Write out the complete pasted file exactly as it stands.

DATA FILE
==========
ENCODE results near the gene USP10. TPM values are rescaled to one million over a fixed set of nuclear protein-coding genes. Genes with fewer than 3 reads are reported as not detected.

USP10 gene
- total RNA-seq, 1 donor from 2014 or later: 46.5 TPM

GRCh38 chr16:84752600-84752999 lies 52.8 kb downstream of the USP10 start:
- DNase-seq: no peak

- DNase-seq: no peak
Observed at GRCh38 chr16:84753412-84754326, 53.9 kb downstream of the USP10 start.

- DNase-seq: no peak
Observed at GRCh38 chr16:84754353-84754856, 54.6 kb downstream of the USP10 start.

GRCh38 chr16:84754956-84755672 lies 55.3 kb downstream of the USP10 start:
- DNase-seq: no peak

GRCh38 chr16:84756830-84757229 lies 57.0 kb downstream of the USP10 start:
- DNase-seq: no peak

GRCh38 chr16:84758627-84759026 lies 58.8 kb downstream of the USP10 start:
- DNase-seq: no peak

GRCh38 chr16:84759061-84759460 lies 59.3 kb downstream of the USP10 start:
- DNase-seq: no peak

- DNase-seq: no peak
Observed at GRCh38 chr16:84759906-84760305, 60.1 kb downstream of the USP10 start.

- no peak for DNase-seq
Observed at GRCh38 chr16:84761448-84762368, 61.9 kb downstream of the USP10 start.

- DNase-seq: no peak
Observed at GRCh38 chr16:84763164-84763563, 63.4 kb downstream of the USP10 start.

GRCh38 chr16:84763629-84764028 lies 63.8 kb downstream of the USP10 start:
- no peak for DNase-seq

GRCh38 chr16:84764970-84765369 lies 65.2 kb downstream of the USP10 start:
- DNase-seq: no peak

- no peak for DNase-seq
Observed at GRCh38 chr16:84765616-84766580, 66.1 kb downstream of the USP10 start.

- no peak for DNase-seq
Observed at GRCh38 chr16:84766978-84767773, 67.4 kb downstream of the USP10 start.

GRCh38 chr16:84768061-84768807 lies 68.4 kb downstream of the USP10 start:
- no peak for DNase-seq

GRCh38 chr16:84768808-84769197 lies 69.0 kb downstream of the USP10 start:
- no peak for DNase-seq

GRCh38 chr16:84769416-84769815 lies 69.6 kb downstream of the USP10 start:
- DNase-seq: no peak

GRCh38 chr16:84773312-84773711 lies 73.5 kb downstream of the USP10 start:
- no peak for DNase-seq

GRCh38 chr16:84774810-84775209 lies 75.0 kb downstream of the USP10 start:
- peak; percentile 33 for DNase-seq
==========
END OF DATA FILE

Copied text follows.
ENCODE results near the gene USP10. TPM values are rescaled to one million over a fixed set of nuclear protein-coding genes. Genes with fewer than 3 reads are reported as not detected.

USP10 gene
- total RNA-seq, 1 donor from 2014 or later: 46.5 TPM

GRCh38 chr16:84752600-84752999 lies 52.8 kb downstream of the USP10 start:
- DNase-seq: no peak

- DNase-seq: no peak
Observed at GRCh38 chr16:84753412-84754326, 53.9 kb downstream of the USP10 start.

- DNase-seq: no peak
Observed at GRCh38 chr16:84754353-84754856, 54.6 kb downstream of the USP10 start.

GRCh38 chr16:84754956-84755672 lies 55.3 kb downstream of the USP10 start:
- DNase-seq: no peak

GRCh38 chr16:84756830-84757229 lies 57.0 kb downstream of the USP10 start:
- DNase-seq: no peak

GRCh38 chr16:84758627-84759026 lies 58.8 kb downstream of the USP10 start:
- DNase-seq: no peak

GRCh38 chr16:84759061-84759460 lies 59.3 kb downstream of the USP10 start:
- DNase-seq: no peak

- DNase-seq: no peak
Observed at GRCh38 chr16:84759906-84760305, 60.1 kb downstream of the USP10 start.

- no peak for DNase-seq
Observed at GRCh38 chr16:84761448-84762368, 61.9 kb downstream of the USP10 start.

- DNase-seq: no peak
Observed at GRCh38 chr16:84763164-84763563, 63.4 kb downstream of the USP10 start.

GRCh38 chr16:84763629-84764028 lies 63.8 kb downstream of the USP10 start:
- no peak for DNase-seq

GRCh38 chr16:84764970-84765369 lies 65.2 kb downstream of the USP10 start:
- DNase-seq: no peak

- no peak for DNase-seq
Observed at GRCh38 chr16:84765616-84766580, 66.1 kb downstream of the USP10 start.

- no peak for DNase-seq
Observed at GRCh38 chr16:84766978-84767773, 67.4 kb downstream of the USP10 start.

GRCh38 chr16:84768061-84768807 lies 68.4 kb downstream of the USP10 start:
- no peak for DNase-seq

GRCh38 chr16:84768808-84769197 lies 69.0 kb downstream of the USP10 start:
- no peak for DNase-seq

GRCh38 chr16:84769416-84769815 lies 69.6 kb downstream of the USP10 start:
- DNase-seq: no peak

GRCh38 chr16:84773312-84773711 lies 73.5 kb downstream of the USP10 start:
- no peak for DNase-seq

GRCh38 chr16:84774810-84775209 lies 75.0 kb downstream of the USP10 start:
- peak; percentile 33 for DNase-seq